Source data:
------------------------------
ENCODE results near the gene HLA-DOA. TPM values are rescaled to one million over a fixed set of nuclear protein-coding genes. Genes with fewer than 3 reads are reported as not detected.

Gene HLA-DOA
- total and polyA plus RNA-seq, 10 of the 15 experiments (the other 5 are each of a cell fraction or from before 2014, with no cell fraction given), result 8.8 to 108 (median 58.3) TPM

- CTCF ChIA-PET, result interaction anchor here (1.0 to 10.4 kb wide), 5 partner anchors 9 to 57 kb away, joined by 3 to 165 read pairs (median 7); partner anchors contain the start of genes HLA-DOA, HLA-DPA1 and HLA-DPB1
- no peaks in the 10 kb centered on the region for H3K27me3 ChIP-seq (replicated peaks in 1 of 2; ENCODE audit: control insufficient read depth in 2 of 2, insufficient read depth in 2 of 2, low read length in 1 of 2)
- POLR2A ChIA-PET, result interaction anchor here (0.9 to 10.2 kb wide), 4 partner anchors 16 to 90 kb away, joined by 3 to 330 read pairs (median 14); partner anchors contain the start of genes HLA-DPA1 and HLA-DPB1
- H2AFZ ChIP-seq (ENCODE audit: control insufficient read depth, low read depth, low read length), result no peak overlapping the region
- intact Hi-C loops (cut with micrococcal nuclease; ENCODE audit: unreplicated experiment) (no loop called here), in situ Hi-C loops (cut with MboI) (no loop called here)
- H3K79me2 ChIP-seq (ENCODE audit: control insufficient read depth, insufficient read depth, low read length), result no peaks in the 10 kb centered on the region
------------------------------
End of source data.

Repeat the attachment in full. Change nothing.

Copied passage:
ENCODE results near the gene HLA-DOA. TPM values are rescaled to one million over a fixed set of nuclear protein-coding genes. Genes with fewer than 3 reads are reported as not detected.

Gene HLA-DOA
- total and polyA plus RNA-seq, 10 of the 15 experiments (the other 5 are each of a cell fraction or from before 2014, with no cell fraction given), result 8.8 to 108 (median 58.3) TPM

- CTCF ChIA-PET, result interaction anchor here (1.0 to 10.4 kb wide), 5 partner anchors 9 to 57 kb away, joined by 3 to 165 read pairs (median 7); partner anchors contain the start of genes HLA-DOA, HLA-DPA1 and HLA-DPB1
- no peaks in the 10 kb centered on the region for H3K27me3 ChIP-seq (replicated peaks in 1 of 2; ENCODE audit: control insufficient read depth in 2 of 2, insufficient read depth in 2 of 2, low read length in 1 of 2)
- POLR2A ChIA-PET, result interaction anchor here (0.9 to 10.2 kb wide), 4 partner anchors 16 to 90 kb away, joined by 3 to 330 read pairs (median 14); partner anchors contain the start of genes HLA-DPA1 and HLA-DPB1
- H2AFZ ChIP-seq (ENCODE audit: control insufficient read depth, low read depth, low read length), result no peak overlapping the region
- intact Hi-C loops (cut with micrococcal nuclease; ENCODE audit: unreplicated experiment) (no loop called here), in situ Hi-C loops (cut with MboI) (no loop called here)
- H3K79me2 ChIP-seq (ENCODE audit: control insufficient read depth, insufficient read depth, low read length), result no peaks in the 10 kb centered on the region